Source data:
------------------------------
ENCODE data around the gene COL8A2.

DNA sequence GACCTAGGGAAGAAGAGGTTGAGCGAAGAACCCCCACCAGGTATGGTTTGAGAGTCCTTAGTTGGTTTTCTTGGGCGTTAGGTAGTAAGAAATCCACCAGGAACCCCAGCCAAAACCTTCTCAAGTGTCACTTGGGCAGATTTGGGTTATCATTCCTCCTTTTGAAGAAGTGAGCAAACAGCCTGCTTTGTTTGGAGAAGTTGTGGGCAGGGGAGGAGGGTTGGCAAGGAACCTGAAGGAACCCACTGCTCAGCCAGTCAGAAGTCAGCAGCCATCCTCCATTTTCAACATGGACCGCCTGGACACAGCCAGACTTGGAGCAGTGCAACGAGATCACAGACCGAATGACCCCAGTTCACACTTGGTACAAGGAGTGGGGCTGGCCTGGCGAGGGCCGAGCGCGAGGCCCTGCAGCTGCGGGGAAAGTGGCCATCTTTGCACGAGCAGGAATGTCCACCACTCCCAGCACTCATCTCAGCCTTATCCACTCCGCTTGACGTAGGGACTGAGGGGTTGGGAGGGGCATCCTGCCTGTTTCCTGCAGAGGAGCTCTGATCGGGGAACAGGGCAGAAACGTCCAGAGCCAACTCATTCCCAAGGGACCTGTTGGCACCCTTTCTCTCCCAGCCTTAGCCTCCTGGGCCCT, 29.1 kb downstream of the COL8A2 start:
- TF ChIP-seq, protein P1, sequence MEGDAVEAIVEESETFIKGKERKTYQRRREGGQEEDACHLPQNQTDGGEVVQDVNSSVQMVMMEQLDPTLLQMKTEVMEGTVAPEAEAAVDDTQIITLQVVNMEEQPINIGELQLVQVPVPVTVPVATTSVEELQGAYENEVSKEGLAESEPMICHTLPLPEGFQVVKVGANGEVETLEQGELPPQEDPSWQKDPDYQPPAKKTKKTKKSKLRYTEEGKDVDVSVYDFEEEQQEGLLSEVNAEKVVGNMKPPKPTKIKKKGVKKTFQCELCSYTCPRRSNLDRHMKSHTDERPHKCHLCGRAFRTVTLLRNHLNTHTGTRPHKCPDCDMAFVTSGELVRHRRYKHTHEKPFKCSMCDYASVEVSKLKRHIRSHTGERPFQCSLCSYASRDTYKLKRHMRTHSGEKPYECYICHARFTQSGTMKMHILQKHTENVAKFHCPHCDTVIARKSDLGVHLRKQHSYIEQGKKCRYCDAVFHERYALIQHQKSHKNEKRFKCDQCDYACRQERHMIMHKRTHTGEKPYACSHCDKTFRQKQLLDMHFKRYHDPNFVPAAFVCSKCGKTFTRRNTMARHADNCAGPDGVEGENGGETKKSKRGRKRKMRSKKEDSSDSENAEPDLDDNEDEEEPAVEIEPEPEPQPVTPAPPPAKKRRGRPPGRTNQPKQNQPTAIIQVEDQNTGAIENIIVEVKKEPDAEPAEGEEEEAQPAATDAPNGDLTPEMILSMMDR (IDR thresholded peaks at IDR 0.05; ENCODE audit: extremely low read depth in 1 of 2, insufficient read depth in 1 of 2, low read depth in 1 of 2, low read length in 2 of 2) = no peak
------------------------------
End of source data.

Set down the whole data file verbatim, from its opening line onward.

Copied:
ENCODE data around the gene COL8A2.

DNA sequence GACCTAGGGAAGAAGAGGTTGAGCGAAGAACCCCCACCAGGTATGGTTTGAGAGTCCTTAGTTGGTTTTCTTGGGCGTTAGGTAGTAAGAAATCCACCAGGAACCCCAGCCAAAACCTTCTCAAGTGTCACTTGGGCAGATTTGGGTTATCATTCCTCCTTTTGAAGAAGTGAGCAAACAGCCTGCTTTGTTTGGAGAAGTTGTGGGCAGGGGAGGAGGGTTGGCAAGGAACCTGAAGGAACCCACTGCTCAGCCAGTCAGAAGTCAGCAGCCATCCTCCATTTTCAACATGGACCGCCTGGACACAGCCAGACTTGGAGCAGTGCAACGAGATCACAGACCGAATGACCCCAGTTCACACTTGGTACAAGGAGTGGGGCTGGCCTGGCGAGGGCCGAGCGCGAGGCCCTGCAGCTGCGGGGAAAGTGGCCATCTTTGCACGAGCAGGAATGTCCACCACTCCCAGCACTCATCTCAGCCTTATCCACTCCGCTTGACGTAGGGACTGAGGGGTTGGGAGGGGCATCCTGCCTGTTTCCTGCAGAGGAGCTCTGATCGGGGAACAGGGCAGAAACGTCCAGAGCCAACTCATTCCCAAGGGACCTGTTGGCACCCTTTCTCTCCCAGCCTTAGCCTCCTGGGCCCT, 29.1 kb downstream of the COL8A2 start:
- TF ChIP-seq, protein P1, sequence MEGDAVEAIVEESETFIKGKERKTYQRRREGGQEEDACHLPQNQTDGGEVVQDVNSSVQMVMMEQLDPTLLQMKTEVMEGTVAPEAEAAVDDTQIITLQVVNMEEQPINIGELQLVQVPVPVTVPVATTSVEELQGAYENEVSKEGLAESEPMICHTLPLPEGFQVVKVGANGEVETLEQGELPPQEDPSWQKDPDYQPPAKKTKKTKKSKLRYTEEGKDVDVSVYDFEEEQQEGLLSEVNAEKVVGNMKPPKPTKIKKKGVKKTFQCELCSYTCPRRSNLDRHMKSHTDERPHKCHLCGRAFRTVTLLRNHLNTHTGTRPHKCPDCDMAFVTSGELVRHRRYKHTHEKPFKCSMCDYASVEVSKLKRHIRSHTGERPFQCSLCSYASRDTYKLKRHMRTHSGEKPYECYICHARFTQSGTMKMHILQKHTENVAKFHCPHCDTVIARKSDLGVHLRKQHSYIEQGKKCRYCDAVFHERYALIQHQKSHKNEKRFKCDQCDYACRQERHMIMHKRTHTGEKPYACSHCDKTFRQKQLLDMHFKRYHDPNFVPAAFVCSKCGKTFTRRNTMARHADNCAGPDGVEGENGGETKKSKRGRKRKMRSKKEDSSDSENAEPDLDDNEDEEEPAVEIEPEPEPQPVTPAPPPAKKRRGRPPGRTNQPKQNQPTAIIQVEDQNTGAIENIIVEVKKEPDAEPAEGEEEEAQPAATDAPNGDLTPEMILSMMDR (IDR thresholded peaks at IDR 0.05; ENCODE audit: extremely low read depth in 1 of 2, insufficient read depth in 1 of 2, low read depth in 1 of 2, low read length in 2 of 2) = no peak